This is a world of duality: peace and war, summer and winter, good and bad, night and day. Seeing through the limits of the physical eyes and intellectual understanding, we always perceive a thing in relation to its opposite. Through that perception, love cannot occur unless there is also hatred, and good cannot occur unless it is also bad. Within what I am referring to as ‘one-ness,’ these opposites don’t occur. Within one-ness or unity, it is possible to have an experience of love that has nothing to do with hatred. The following words come close to describing it: joy, delight, beauty, peace, bliss, ecstasy. There are a number of ways to get to that place, and an orgasm is one of them. Our tendency to fixate on the person we are with when we have that orgasm is not useful. If we can have that sensation with one person, we can have it with another, and we can have it when we are alone, and we can have it without touching our genitals – although the fact remains that many of us most easily experience it through an orgasm that is sexually induced. Caught up in our daily lives, we find those blissful moments very hard to recapture. Very few of us dwell in that place for more than a few moments or think about it much at all. It would be very beneficial to practice allowing the feeling to last longer.

Clearly, sex can be a very powerful healing force: restorative, clearing, expansive, profound. Because we live within duality, sex can be used to do the opposite of healing: to alienate, destroy, pervert, and hurt people. It is a very powerful force. Many women, especially those who have grown up in cultures where fear of rape is a daily reality, are very aware of this other side of sex. Although society may tell them it’s something they are supposed to enjoy, they are understandably uncertain whether they want to get too involved with it. For some women, sex is a way of getting pregnant, and something they do because they are with someone who wants it. If they don’t enjoy it, they are very unlikely to talk about it because they think there is something wrong with them, and because there is so little support for anyone who has conflicting feelings around sex. A supportive partner can make a huge difference, as the feeling of being loved can enable a woman to be honest about what is going on. It is this feeling of being loved, and not judged, that so many of us are looking for. Genuine love is always unjudgmental and undemanding, and truthfully it is around us all the time. We need to learn how to be in a place where we can embrace that instead of being suspicious and anxious, which creates an atmosphere where the presence of love cannot be felt. We can extend that unconditional love to people we don’t know, and we can receive it from them. We don’t have to be intimate partners. We only have to be willing to offer what we want to receive.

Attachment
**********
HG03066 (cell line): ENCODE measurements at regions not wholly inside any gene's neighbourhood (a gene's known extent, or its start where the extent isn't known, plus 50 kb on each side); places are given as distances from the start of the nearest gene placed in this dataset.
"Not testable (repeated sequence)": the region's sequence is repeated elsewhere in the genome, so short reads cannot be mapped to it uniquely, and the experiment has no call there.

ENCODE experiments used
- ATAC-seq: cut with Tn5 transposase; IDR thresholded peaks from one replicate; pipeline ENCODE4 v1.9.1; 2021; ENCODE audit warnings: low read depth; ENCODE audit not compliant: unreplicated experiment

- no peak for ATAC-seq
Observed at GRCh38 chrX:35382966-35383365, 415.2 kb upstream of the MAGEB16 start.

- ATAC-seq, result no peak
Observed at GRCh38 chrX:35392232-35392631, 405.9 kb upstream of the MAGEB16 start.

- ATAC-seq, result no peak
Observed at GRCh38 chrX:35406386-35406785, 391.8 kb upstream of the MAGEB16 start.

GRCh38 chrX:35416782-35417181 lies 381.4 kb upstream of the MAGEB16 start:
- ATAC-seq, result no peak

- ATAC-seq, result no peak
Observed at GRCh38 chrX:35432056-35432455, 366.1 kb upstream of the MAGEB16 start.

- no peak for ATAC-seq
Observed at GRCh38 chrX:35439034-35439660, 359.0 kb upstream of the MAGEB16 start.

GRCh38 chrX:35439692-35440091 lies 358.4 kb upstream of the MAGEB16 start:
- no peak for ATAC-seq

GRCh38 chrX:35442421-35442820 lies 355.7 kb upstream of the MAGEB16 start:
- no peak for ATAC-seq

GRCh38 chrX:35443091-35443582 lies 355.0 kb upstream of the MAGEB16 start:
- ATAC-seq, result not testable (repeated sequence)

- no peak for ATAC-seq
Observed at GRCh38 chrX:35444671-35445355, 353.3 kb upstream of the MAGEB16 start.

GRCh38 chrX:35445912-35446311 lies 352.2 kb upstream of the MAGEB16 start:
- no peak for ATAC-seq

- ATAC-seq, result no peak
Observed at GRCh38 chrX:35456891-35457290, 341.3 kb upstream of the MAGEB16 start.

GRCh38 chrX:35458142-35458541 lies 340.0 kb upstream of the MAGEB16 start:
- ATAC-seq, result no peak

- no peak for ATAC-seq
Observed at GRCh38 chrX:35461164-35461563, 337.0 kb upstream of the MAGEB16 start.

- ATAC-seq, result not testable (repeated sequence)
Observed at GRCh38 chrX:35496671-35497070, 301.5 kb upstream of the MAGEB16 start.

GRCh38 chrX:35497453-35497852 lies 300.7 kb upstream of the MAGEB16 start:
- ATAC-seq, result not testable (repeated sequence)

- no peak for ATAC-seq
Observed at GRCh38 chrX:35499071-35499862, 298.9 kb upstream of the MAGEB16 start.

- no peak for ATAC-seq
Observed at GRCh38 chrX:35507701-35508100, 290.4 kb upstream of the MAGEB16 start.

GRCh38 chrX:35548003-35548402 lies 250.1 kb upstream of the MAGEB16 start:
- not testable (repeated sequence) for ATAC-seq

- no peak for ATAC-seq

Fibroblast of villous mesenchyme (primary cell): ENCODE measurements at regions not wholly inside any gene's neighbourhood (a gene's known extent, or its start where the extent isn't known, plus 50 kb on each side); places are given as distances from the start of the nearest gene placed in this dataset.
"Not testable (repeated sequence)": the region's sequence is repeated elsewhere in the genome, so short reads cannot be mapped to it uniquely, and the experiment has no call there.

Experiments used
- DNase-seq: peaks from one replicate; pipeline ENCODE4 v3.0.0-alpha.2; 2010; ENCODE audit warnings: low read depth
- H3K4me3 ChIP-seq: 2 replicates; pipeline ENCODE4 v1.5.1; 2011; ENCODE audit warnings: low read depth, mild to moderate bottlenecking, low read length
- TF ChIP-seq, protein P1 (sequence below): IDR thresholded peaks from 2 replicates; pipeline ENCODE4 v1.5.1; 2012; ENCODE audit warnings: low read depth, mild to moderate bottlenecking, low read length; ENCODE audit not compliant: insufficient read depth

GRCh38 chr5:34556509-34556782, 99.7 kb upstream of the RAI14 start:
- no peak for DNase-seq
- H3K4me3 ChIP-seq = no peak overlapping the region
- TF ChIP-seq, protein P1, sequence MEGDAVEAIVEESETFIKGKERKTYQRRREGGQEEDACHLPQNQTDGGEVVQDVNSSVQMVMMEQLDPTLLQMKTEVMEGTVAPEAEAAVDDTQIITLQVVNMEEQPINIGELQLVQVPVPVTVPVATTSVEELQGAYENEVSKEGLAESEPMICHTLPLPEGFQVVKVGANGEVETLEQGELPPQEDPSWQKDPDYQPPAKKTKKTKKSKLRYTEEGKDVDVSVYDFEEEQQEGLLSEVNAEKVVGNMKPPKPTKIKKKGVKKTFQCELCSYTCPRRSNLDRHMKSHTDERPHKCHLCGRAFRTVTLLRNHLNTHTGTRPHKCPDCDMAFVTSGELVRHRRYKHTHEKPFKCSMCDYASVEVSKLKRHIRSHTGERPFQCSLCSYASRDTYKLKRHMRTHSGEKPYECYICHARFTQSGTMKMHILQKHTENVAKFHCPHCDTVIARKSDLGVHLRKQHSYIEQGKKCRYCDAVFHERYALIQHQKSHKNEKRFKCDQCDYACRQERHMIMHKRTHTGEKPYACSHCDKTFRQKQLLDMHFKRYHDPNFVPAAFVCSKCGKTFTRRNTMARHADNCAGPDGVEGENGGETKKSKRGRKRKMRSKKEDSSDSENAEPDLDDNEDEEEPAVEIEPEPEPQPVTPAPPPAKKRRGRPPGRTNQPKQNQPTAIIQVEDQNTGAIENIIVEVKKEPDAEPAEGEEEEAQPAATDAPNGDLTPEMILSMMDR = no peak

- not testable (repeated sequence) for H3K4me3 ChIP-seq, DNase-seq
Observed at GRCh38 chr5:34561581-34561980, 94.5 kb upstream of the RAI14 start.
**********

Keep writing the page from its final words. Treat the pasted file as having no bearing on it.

Intimacy with another human being is a very wonderful thing, and if it includes having wonderful sex, then that is doubly wonderful. I find, for myself, that it is very easy to love someone I am intimate with – but that doesn’t mean I feel attached to that person, or have expectations of her, or make commitments to her. As we all know, it is very hard to get involved over time without having expectations. A relationship that lasts is one where there those expectations unfold easily: in other words, where there is companionship and compatibility. How long a relationship lasts, however, is never a measure of its quality. I would measure its quality by how real and honest we can both be, how deeply we can share. In one of my books, I wrote the following: “I want those three little words, I love you, to mean, ‘I see the wholeness of all that you are at this moment, and I accept you without judgment, honoring your unique infinite beauty. In this moment, my heart is joined with yours and I know that we are not separate beings. I support you absolutely in being fully who you are, even if that means that you will go away and I will never see you again.’ “